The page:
We are interested in fundamental transport studies and device research towards more efficient electronics for computation, memory and energy conversion. We fabricate our devices at IBM Watson Research Center through collaborative joint study agreements or at National Nanofabrication User Facilities (Cornell or Harvard) and perform characterization and modeling of materials and devices in our lab. Please find below a brief description of current projects and see our publications for more details.
Phase Change Memory
Phase change memory is a nonvolatile memory technology. It stores information as the phase of a material, that is, whether the atoms are aligned in a crystal or display no long-range order (‘amorphous’). The amorphous phase is more resistive; hence, phase can be determined by measuring resistance.
Phase change is achieved by melting and rapidly quenching the device (crystalline-to-amorphous, reset) or by heating the device to a moderate temperature and allowing it to crystallize (amorphous-to-crystalline, set).
We are interested in the characterization and modeling of materials and devices for phase-change memories, with a focus on device-level measurements of material properties and design and modeling of new phase-change elements and access devices.
Multi-contact Phase Change logic devices
In this work, we demonstrate 2D finite element modeling of a six contact phase change device concept that can perform toggle operation through (i) isolation of read contacts due to amorphization between write contact pairs, (ii) thermal crosstalk between write contacts. There are two write paths (W1-2 and W1-3) and two read paths (R1-2 and R1-3). With the application of the first write pulse, one of the write paths (W1-3 in this case) draws a progressively larger proportion of the current and eventually melts and amorphizes, blocking the read path R1-3. Applying a subsequent write pulse, the alternative path (W1-2) draws most of the current (as W1-3 is initially amorphous) and eventually melts. As W1-2 melts, W1-3 heats above the crystallization temperature and the device cools to a toggled state (R1-3 is now blocked). With different read circuities, this device can behave as router, multiplexer, or flip-flop with smaller footprint than conventional CMOS implementation with added functionality of non-volatility.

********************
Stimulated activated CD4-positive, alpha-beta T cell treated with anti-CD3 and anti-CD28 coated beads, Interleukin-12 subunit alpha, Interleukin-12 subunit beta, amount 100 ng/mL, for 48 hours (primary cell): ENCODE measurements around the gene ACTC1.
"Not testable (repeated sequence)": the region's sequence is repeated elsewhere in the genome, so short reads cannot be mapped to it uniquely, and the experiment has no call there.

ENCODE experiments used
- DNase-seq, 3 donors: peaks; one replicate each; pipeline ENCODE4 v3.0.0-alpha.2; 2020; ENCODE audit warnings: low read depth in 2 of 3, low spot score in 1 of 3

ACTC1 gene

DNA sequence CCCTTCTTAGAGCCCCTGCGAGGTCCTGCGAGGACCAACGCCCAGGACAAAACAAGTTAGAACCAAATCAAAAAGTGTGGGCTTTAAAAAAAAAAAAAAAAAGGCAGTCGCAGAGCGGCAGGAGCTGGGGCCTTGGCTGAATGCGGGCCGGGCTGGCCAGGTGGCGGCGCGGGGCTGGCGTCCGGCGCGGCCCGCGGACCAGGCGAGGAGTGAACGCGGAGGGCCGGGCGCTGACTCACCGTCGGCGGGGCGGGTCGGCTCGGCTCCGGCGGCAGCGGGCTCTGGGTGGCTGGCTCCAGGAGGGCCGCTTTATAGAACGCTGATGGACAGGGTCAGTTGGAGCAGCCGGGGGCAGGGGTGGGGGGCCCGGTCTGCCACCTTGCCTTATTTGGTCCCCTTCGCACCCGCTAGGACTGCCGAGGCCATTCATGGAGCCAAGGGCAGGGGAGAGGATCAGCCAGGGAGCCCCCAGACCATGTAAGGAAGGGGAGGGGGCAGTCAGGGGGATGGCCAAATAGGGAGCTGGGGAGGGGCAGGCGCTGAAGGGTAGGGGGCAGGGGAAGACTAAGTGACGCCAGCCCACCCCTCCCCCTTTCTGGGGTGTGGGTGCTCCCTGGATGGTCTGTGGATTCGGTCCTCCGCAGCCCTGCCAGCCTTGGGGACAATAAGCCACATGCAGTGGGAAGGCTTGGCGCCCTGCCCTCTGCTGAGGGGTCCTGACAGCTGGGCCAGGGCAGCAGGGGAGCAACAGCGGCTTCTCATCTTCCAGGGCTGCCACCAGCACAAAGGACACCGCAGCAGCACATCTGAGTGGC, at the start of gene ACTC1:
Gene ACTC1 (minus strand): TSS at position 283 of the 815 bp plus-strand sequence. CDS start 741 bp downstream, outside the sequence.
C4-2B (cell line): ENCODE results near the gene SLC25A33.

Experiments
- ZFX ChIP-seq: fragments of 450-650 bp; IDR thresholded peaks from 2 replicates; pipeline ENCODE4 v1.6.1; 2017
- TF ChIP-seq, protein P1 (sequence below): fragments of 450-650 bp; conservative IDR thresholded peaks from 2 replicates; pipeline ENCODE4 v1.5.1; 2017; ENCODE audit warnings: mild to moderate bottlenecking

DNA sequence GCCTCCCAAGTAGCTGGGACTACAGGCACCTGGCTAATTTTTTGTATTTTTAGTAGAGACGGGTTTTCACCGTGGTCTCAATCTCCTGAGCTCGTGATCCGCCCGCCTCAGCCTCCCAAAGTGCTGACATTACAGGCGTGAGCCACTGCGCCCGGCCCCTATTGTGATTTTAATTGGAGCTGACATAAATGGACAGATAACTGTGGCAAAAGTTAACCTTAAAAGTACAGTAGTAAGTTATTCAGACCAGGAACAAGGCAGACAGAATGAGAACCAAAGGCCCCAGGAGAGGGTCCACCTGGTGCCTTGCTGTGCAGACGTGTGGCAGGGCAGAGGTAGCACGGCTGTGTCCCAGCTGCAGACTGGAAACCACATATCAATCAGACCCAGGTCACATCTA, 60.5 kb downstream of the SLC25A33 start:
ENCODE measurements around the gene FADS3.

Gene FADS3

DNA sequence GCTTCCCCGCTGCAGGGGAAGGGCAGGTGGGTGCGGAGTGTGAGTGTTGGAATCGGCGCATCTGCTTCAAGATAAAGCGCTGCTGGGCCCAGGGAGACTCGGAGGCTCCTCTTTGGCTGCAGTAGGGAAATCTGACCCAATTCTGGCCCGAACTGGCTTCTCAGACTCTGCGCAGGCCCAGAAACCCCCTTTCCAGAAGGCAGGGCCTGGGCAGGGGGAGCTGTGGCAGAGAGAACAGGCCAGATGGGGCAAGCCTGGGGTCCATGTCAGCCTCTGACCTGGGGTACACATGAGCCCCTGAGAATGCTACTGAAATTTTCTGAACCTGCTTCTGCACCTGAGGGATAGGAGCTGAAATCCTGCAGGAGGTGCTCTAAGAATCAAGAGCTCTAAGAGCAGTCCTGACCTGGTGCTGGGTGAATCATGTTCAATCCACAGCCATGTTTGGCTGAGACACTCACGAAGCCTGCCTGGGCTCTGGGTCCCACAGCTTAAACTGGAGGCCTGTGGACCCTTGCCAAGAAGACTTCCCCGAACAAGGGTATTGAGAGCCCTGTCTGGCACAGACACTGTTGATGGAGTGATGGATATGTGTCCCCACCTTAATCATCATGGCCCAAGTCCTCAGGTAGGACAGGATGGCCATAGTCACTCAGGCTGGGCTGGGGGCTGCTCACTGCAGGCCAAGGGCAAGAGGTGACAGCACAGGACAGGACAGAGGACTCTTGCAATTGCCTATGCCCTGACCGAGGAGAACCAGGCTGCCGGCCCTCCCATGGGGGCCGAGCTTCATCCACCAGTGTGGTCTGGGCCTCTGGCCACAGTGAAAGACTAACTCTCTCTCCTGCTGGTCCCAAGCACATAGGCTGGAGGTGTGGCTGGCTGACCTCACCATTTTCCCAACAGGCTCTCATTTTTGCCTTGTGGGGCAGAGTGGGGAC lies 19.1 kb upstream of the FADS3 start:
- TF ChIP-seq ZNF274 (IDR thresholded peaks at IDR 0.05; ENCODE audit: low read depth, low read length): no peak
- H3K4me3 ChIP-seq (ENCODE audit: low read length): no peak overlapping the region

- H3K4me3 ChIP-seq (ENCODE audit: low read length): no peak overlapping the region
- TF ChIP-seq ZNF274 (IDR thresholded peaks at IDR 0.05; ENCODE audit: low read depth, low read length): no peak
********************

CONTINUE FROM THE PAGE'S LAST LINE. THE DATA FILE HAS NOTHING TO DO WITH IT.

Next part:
Details of the work can be found at: https://ieeexplore.ieee.org/abstract/document/9046409
Thermoelectric transport under large temperature gradients
Thermal gradients > 1 K/nm are obtained in micro and nano-structures that are self-heated to sufficiently high temperatures (such as the silicon structures we are using to study crystallization by self-heating, or phase-change memory devices). Significant thermoelectric effects arise that result in highly asymmetric temperature profiles depending on the electrical current direction. We are studying how these differ from thermoelectric effects under small gradients and how they affect operation of devices and may be utilized for improved devices.
Silicon crystallization by self-heating for large area electronics
We are investigating the possibility of achieving high-quality single crystal silicon by self-heating of patterned nanocrystalline micro or nanostructures on which high performance transistors can be built. Experimental and modeling studies of percolation transport during self-heating of the nanocrystalline silicon structures (which also apply to polycrystalline GeSbTe for phase-change memory devices).
Multi-gate silicon transistors for low power applications
Multi-gate, ultra-narrow bulk silicon transistors are investigated for very low leakage current and for studies of carrier mobility in very narrow channels. Devices are being fabricated at IBM and Synopsis Sentaurus tools are used for process and device simulations.
Light emission from zinc oxide nanorods
We have observed very intense white and blue light emission from films of ZnO nanorods under sufficient electrical bias. We are studying the optoelectronic properties of this material for potential lighting applications. Collaborative project with Alex Agrios (Environmental Engineering).
Solid-liquid phase change oscillators
We have observed large amplitude, 0.8~10 MHz self-sustained oscillations in silicon microwires due to repeated melting and re-solidification when the wires are biased through a suitable parallel capacitor and load resistor combination. We are investigating this device concept for GHz oscillators by appropriate scaling to smaller dimensions.
We have developed setups for high temperature characterization of electrical resistivity, Seebeck coefficient and Hall mobility of thin films. Currently, the maximum temperature is ~ 800 C (for resistivity and Seebeck, ~ 500 C for mobility).